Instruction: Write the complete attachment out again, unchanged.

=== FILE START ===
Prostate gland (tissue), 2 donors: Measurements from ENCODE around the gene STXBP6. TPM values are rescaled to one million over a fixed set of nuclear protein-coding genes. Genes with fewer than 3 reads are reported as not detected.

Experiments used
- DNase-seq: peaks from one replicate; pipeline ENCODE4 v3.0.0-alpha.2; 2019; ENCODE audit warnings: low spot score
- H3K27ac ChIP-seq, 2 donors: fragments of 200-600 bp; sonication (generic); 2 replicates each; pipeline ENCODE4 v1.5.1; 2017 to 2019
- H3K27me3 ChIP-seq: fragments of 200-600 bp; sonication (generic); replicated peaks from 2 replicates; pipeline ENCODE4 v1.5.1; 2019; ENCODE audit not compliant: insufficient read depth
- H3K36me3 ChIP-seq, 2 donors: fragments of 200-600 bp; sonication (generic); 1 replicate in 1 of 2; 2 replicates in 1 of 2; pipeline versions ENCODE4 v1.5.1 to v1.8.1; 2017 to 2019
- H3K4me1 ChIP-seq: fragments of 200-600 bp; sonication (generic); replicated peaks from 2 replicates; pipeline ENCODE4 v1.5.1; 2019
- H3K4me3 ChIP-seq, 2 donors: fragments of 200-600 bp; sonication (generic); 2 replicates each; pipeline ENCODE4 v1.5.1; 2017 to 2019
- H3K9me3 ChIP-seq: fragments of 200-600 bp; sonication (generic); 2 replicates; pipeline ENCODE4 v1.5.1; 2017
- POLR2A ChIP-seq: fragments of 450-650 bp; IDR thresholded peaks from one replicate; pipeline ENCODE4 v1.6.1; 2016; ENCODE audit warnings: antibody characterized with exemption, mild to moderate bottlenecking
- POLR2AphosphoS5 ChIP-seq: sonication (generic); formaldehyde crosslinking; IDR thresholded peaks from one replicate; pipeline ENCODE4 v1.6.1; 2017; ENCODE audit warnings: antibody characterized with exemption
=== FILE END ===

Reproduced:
Prostate gland (tissue), 2 donors: Measurements from ENCODE around the gene STXBP6. TPM values are rescaled to one million over a fixed set of nuclear protein-coding genes. Genes with fewer than 3 reads are reported as not detected.

Experiments used
- DNase-seq: peaks from one replicate; pipeline ENCODE4 v3.0.0-alpha.2; 2019; ENCODE audit warnings: low spot score
- H3K27ac ChIP-seq, 2 donors: fragments of 200-600 bp; sonication (generic); 2 replicates each; pipeline ENCODE4 v1.5.1; 2017 to 2019
- H3K27me3 ChIP-seq: fragments of 200-600 bp; sonication (generic); replicated peaks from 2 replicates; pipeline ENCODE4 v1.5.1; 2019; ENCODE audit not compliant: insufficient read depth
- H3K36me3 ChIP-seq, 2 donors: fragments of 200-600 bp; sonication (generic); 1 replicate in 1 of 2; 2 replicates in 1 of 2; pipeline versions ENCODE4 v1.5.1 to v1.8.1; 2017 to 2019
- H3K4me1 ChIP-seq: fragments of 200-600 bp; sonication (generic); replicated peaks from 2 replicates; pipeline ENCODE4 v1.5.1; 2019
- H3K4me3 ChIP-seq, 2 donors: fragments of 200-600 bp; sonication (generic); 2 replicates each; pipeline ENCODE4 v1.5.1; 2017 to 2019
- H3K9me3 ChIP-seq: fragments of 200-600 bp; sonication (generic); 2 replicates; pipeline ENCODE4 v1.5.1; 2017
- POLR2A ChIP-seq: fragments of 450-650 bp; IDR thresholded peaks from one replicate; pipeline ENCODE4 v1.6.1; 2016; ENCODE audit warnings: antibody characterized with exemption, mild to moderate bottlenecking
- POLR2AphosphoS5 ChIP-seq: sonication (generic); formaldehyde crosslinking; IDR thresholded peaks from one replicate; pipeline ENCODE4 v1.6.1; 2017; ENCODE audit warnings: antibody characterized with exemption